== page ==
- Feb 23, 2009
MEA stalling India's rise to great power?
NEW DELHI: Instead of a catalyst for India's transformation into a world power, the foreign ministry may be a drag, preventing the nation from
moving up the international power ladder.
This is the conclusion drawn by Daniel Markey, of the Council for Foreign Relations and a former US state department official. Markey says in his article titled ‘Developing India’s Foreign Policy Software’ that India’s diplomatic service, think-tanks and universities are not yet up to the task of managing an agenda befitting a great power.
Raising doubts over India’s “software’’, which he describes as the intellectual and institutional infrastructure, Markey says institutions charged with researching, formulating, debating and implementing foreign policy are often underdeveloped, in decay, or chronically short of resources.
On the high-profile IFS, Markey says it is “small, hobbled by its selection process and inadequate mid-career training’’ and tends not to make use of outside expertise.
Markey says India needs to expand its foreign service to keep pace with its global aspirations. “In contrast to organisations with an up-or-out promotion scheme where underperformers are weeded out, nearly everyone in the IFS rises to the upper echelons,’’ says Markey.
According to former diplomat and author Krishna S Rana, Markey’s study indicates how India’s major foreign policy partners like the US perceive India’s stunted capacity to engage in international negotiations on multiple subjects because of outdated institutional arrangements.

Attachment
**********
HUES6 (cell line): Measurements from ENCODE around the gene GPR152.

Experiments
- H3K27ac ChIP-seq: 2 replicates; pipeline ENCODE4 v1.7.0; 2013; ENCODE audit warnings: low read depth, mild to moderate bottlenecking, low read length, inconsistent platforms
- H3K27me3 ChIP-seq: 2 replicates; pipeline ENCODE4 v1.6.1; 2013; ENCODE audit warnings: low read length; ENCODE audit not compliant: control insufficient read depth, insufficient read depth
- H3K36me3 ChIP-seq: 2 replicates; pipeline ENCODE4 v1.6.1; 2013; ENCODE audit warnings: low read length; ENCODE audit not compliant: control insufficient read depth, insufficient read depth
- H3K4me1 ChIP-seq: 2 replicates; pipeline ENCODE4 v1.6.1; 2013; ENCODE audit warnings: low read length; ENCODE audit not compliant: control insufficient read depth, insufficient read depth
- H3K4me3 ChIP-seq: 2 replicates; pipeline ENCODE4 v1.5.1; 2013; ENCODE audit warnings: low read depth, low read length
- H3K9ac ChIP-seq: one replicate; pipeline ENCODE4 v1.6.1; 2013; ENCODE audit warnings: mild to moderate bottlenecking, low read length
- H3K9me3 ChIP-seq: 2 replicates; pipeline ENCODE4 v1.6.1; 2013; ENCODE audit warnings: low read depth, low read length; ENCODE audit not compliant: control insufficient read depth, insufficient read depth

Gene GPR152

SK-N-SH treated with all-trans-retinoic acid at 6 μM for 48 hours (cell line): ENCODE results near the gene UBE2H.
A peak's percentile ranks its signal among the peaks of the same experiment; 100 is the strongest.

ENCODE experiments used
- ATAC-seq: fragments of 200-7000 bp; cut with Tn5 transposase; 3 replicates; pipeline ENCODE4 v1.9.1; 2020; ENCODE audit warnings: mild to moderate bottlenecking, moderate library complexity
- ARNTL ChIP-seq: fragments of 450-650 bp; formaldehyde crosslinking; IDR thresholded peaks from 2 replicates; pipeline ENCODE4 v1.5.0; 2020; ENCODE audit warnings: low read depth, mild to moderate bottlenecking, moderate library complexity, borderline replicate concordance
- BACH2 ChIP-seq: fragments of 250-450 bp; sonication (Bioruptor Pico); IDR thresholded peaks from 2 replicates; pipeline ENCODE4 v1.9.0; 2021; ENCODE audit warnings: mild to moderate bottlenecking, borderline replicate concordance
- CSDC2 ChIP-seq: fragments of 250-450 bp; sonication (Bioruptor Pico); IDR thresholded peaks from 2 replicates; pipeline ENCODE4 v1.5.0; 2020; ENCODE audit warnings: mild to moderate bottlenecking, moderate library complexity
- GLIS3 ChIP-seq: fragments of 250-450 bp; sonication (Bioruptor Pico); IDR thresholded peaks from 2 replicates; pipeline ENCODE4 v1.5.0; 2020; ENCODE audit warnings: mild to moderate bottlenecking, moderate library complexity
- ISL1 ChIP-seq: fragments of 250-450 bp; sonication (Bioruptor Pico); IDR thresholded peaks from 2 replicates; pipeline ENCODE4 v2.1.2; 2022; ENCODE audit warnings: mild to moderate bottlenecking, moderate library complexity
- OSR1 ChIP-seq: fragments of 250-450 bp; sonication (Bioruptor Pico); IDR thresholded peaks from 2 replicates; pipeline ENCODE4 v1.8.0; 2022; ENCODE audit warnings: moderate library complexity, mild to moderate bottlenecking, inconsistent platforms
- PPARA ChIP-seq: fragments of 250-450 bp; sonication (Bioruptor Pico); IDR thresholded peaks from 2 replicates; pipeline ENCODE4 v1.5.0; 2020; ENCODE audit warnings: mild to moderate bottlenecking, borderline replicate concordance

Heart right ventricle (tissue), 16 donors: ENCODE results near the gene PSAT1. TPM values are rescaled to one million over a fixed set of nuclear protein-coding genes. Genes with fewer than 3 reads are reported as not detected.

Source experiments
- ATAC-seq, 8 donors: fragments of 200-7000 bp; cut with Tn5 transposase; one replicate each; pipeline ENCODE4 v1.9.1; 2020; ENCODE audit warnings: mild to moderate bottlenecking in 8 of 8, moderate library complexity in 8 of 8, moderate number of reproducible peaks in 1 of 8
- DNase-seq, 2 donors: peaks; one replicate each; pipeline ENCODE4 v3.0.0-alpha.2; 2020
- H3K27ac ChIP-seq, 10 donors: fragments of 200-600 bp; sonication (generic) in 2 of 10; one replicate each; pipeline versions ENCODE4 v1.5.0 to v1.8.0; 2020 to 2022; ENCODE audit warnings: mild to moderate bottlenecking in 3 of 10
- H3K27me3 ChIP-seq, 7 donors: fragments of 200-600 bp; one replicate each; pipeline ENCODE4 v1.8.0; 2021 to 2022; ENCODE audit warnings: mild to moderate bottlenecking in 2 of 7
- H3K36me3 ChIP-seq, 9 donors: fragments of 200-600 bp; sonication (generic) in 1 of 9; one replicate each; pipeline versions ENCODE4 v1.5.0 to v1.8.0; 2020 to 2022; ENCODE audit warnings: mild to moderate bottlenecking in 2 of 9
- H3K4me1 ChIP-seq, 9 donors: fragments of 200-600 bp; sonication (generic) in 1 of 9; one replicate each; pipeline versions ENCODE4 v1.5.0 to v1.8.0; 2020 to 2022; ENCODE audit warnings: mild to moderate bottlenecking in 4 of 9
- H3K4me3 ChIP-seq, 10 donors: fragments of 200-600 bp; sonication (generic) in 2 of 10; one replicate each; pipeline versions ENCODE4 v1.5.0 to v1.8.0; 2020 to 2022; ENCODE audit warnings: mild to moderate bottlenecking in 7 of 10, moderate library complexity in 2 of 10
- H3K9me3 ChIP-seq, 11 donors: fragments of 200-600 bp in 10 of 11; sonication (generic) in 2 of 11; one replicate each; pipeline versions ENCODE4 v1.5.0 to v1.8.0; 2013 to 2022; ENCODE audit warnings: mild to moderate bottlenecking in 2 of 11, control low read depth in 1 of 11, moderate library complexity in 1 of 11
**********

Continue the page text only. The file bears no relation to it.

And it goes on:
In fact, Markey’s study in a way is an authentication of an earlier report prepared by diplomat S K Lambah in which he had said that merit and performance —and not seniority alone — should be the main criteria for promotion. Lambah also said in his 2002 report that the weeding out process should begin at the level of director.
Markey also harps on the fact that the IFS is constrained by its selection process which, he says, is rooted in the old civil service tradition. “The fact that the highest scorers in the civil service exam tend to choose non-IFS careers also reflects poorly on the prestige and appeal of the foreign service,’’ says Markey’s report.
The MEA outsources analytical tasks to think-tanks, as senior policy-makers are bogged down by daily operational responsibilities. On India’s think-tanks, the report says these lack sufficient access to the information or resources required to conduct high-quality, policy-relevant scholarship.
It adds that India’s “poorly funded’’ universities fail to provide world-class education in the fields of foreign policy and that the media and private firms are not built to “undertake foreign policy research or training’’.
MEA stalling India's rise to great power? - India - NEWS - The Times of India